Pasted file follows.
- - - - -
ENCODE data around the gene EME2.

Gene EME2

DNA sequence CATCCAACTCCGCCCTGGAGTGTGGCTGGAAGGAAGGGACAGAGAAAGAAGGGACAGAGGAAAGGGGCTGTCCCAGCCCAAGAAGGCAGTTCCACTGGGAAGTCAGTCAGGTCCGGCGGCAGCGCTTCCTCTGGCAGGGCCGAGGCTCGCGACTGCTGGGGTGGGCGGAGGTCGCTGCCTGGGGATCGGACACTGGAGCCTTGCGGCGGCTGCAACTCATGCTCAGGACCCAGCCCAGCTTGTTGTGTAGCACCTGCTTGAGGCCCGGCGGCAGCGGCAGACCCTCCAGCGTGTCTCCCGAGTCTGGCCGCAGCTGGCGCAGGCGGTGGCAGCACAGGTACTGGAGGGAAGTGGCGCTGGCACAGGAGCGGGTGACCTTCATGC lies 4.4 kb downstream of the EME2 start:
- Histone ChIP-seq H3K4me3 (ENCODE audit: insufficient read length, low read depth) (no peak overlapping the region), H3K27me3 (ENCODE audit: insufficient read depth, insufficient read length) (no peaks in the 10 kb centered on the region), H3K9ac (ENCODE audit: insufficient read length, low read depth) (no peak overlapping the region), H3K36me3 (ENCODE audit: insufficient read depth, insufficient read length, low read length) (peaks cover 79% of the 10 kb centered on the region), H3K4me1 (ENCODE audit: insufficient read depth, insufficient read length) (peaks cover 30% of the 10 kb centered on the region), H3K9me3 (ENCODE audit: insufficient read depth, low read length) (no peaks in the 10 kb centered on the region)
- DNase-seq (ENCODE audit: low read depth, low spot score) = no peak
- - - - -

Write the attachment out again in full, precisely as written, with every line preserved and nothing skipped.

ENCODE data around the gene EME2.

Gene EME2

DNA sequence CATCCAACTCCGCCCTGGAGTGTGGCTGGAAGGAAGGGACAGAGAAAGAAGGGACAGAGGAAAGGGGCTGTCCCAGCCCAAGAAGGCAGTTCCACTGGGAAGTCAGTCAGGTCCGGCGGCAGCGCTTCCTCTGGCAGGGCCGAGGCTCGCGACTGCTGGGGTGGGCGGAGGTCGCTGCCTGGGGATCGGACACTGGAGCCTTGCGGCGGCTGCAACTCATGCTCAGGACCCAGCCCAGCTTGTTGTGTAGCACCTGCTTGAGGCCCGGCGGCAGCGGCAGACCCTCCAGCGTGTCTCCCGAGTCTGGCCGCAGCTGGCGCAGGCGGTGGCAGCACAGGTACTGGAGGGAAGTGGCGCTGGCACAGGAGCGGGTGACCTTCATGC lies 4.4 kb downstream of the EME2 start:
- Histone ChIP-seq H3K4me3 (ENCODE audit: insufficient read length, low read depth) (no peak overlapping the region), H3K27me3 (ENCODE audit: insufficient read depth, insufficient read length) (no peaks in the 10 kb centered on the region), H3K9ac (ENCODE audit: insufficient read length, low read depth) (no peak overlapping the region), H3K36me3 (ENCODE audit: insufficient read depth, insufficient read length, low read length) (peaks cover 79% of the 10 kb centered on the region), H3K4me1 (ENCODE audit: insufficient read depth, insufficient read length) (peaks cover 30% of the 10 kb centered on the region), H3K9me3 (ENCODE audit: insufficient read depth, low read length) (no peaks in the 10 kb centered on the region)
- DNase-seq (ENCODE audit: low read depth, low spot score) = no peak